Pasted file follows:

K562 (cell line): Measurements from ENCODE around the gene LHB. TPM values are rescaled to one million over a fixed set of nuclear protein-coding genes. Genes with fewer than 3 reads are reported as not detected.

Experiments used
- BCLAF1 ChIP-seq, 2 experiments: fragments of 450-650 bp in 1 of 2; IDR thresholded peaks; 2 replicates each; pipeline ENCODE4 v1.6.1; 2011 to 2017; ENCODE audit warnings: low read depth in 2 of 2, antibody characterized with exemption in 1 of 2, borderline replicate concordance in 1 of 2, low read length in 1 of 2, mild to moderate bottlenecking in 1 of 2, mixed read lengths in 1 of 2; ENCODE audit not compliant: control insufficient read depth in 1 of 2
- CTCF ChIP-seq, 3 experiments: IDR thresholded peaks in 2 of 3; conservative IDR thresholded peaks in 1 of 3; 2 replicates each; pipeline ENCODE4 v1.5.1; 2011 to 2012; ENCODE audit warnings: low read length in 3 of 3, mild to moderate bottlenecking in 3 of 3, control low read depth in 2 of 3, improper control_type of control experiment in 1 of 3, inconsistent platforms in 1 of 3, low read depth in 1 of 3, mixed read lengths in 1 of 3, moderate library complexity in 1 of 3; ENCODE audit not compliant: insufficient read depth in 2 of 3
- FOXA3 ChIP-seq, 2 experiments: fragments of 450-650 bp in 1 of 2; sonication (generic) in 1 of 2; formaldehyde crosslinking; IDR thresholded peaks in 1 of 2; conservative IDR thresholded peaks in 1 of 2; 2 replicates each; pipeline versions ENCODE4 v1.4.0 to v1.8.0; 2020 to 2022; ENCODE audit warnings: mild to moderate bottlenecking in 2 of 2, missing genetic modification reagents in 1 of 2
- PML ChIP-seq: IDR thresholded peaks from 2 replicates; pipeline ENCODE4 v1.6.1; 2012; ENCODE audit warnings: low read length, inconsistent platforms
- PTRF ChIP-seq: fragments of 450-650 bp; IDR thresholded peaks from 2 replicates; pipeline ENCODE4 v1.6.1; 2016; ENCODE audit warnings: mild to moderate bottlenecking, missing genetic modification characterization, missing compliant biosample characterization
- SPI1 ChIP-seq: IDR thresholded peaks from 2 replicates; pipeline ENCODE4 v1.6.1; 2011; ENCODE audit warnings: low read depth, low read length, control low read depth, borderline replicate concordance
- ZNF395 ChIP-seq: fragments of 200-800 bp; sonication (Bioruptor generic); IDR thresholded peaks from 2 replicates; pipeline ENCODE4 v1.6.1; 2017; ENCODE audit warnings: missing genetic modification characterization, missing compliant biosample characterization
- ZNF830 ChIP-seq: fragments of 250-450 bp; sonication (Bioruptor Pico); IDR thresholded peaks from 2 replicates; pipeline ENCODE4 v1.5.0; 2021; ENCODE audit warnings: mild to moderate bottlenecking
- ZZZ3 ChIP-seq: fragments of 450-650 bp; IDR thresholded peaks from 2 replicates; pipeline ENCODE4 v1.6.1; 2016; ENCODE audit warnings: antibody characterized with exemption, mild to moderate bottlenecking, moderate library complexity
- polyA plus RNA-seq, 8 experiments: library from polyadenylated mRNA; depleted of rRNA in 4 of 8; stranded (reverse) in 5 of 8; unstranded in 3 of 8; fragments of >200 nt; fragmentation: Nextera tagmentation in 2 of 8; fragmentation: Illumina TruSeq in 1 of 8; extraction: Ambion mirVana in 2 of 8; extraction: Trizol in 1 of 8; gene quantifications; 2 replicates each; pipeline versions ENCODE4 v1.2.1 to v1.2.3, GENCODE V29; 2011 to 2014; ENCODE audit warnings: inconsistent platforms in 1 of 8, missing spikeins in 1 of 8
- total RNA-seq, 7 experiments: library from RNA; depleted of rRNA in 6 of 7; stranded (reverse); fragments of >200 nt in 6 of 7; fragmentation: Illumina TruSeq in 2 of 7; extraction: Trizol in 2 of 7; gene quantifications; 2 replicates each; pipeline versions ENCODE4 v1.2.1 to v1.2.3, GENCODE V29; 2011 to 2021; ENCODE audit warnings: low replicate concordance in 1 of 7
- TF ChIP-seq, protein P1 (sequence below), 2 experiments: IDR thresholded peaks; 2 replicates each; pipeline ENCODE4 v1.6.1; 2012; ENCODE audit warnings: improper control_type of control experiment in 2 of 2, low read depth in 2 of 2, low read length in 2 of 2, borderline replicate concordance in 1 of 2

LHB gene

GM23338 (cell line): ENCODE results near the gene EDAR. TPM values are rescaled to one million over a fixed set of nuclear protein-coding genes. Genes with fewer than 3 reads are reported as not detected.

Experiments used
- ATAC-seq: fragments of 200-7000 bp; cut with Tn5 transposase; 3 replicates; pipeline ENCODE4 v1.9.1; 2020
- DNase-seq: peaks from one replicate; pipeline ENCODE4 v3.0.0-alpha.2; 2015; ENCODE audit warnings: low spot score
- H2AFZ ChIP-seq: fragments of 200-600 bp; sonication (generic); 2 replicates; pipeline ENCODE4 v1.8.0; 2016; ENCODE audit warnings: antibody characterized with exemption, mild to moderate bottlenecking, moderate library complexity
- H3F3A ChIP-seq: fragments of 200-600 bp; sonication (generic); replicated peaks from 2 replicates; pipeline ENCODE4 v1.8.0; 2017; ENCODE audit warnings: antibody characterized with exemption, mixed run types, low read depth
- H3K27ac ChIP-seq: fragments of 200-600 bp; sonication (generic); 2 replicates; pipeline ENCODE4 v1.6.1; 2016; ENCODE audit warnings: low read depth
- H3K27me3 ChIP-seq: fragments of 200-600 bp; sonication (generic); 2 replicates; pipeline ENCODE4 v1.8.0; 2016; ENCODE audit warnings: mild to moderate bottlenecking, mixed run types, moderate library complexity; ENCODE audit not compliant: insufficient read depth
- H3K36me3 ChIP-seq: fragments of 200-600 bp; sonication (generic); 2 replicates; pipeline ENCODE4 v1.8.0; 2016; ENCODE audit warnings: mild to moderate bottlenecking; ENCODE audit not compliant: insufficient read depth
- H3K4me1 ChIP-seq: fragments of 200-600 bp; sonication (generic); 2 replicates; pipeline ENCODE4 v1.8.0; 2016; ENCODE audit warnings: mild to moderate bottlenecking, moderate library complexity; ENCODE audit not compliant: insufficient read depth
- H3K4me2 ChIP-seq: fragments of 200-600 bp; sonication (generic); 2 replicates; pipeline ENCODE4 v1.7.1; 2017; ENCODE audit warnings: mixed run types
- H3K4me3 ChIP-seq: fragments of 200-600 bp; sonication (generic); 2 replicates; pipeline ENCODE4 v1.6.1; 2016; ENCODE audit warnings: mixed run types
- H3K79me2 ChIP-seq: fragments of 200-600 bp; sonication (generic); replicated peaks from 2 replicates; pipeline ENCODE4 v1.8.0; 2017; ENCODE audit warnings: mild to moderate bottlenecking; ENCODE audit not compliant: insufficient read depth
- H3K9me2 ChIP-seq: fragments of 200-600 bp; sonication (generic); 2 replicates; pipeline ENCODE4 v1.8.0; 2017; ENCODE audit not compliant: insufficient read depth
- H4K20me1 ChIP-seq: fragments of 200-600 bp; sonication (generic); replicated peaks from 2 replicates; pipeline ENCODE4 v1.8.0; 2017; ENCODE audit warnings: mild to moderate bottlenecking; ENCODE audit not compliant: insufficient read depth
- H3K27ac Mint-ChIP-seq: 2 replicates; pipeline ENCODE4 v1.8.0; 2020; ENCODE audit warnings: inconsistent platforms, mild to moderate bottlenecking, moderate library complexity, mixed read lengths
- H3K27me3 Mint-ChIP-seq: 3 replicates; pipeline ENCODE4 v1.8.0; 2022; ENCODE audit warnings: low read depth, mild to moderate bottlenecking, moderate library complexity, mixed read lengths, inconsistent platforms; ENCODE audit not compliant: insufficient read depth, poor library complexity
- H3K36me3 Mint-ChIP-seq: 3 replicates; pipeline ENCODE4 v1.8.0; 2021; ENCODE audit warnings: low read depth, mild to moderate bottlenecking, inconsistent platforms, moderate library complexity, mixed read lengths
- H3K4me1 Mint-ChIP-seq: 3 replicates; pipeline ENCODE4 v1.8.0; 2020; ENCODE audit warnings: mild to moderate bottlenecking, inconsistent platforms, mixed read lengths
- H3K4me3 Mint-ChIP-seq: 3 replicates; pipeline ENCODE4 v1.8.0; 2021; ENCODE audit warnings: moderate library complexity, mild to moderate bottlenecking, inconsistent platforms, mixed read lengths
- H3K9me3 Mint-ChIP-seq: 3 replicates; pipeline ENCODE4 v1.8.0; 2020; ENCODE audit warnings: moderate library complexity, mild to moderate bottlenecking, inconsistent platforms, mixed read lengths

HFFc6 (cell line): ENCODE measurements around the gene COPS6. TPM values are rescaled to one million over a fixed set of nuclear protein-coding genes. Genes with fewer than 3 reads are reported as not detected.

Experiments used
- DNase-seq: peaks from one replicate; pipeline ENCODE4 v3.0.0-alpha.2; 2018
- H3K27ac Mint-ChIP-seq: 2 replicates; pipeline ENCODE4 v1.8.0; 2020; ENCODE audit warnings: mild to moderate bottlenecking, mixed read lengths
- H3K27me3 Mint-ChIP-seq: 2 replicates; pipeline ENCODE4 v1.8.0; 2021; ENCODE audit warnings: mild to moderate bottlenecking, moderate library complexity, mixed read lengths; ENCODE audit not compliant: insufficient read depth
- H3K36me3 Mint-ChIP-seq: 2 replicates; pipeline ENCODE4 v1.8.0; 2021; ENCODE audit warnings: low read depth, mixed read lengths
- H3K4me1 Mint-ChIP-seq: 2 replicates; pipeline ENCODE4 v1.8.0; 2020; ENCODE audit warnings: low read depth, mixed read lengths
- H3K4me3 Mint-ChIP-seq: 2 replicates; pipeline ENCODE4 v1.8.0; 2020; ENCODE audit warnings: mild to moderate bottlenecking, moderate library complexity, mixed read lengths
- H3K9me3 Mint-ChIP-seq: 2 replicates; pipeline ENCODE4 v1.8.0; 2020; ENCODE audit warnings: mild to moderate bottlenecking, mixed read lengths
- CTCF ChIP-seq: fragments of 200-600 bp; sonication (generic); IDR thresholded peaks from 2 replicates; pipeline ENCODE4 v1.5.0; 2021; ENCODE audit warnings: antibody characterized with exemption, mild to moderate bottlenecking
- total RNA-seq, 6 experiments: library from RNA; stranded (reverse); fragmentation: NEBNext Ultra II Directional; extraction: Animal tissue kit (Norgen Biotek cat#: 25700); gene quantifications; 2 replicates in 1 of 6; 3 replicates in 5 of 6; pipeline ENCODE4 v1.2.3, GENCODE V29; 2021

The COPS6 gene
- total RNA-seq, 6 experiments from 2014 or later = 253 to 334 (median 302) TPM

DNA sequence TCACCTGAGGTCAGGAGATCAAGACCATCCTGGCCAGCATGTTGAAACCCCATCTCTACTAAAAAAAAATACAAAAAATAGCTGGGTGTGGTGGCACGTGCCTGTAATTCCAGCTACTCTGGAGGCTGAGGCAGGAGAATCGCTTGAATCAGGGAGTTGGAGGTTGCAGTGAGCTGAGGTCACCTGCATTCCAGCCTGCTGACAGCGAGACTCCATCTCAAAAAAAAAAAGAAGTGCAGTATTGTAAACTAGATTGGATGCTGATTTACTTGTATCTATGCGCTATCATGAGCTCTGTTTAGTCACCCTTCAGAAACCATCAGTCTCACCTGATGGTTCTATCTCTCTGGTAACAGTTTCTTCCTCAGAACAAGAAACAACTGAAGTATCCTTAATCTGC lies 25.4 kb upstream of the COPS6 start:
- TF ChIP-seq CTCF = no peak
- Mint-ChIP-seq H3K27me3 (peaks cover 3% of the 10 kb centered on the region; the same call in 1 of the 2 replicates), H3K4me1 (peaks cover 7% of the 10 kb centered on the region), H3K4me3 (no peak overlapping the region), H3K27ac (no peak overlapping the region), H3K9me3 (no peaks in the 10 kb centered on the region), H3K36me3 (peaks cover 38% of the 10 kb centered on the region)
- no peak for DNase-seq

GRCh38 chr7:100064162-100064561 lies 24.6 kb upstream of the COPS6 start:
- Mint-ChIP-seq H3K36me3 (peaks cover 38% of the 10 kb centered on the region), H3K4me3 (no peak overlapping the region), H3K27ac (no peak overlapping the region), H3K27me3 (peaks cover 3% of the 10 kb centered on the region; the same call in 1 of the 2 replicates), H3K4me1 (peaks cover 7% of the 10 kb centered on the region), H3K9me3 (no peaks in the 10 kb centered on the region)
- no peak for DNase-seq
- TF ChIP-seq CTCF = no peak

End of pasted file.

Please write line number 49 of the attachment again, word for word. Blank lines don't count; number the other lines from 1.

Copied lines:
- total RNA-seq, 6 experiments from 2014 or later = 253 to 334 (median 302) TPM